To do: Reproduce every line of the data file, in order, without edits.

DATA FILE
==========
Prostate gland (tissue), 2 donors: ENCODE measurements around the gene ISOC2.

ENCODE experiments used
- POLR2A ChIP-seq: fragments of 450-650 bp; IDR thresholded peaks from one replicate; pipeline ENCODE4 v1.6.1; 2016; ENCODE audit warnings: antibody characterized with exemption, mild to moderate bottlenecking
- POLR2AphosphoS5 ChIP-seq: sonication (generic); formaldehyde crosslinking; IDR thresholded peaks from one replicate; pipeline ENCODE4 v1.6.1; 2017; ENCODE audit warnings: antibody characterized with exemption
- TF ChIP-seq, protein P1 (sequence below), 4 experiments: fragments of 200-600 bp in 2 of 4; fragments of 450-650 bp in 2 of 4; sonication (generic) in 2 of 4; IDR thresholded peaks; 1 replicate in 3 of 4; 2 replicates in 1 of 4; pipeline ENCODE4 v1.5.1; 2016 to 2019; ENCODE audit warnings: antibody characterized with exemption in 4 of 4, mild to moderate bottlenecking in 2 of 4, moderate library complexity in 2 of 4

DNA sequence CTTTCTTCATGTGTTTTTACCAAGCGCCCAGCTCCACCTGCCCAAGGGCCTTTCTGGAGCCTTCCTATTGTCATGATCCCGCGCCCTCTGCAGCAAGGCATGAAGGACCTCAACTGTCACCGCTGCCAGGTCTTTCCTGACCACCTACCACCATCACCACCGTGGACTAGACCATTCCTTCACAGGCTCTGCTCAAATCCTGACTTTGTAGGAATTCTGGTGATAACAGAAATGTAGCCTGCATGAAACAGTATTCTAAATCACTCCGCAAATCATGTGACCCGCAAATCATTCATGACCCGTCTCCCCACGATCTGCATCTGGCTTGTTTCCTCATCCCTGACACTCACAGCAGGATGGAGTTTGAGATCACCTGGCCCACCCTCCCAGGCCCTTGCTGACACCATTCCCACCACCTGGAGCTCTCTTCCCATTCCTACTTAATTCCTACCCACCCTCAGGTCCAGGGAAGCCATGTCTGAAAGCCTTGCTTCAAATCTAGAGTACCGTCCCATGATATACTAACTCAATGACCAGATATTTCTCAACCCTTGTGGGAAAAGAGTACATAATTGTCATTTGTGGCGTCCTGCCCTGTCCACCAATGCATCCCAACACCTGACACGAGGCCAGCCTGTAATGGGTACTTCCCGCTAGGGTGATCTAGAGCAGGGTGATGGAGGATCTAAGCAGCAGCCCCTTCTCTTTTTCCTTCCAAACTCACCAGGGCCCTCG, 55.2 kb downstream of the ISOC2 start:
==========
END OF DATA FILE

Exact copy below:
Prostate gland (tissue), 2 donors: ENCODE measurements around the gene ISOC2.

ENCODE experiments used
- POLR2A ChIP-seq: fragments of 450-650 bp; IDR thresholded peaks from one replicate; pipeline ENCODE4 v1.6.1; 2016; ENCODE audit warnings: antibody characterized with exemption, mild to moderate bottlenecking
- POLR2AphosphoS5 ChIP-seq: sonication (generic); formaldehyde crosslinking; IDR thresholded peaks from one replicate; pipeline ENCODE4 v1.6.1; 2017; ENCODE audit warnings: antibody characterized with exemption
- TF ChIP-seq, protein P1 (sequence below), 4 experiments: fragments of 200-600 bp in 2 of 4; fragments of 450-650 bp in 2 of 4; sonication (generic) in 2 of 4; IDR thresholded peaks; 1 replicate in 3 of 4; 2 replicates in 1 of 4; pipeline ENCODE4 v1.5.1; 2016 to 2019; ENCODE audit warnings: antibody characterized with exemption in 4 of 4, mild to moderate bottlenecking in 2 of 4, moderate library complexity in 2 of 4

DNA sequence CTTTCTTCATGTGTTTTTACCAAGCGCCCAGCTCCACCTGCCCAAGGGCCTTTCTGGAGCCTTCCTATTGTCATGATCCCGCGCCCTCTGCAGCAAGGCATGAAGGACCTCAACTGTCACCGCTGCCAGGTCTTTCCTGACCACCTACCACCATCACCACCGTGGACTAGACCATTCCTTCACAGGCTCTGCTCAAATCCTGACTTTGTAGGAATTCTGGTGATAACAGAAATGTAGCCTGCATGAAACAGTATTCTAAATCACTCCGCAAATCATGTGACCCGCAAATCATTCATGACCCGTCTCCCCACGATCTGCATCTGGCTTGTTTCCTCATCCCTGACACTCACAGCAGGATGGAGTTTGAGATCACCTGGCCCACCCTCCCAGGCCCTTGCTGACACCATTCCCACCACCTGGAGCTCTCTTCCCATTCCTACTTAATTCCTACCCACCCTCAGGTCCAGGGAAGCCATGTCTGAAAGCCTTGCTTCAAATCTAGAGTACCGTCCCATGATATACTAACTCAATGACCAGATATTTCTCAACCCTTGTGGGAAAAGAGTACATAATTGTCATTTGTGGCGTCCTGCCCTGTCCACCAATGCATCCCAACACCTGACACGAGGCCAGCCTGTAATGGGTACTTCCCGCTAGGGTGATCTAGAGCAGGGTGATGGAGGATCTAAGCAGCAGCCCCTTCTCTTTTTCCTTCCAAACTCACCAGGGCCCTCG, 55.2 kb downstream of the ISOC2 start: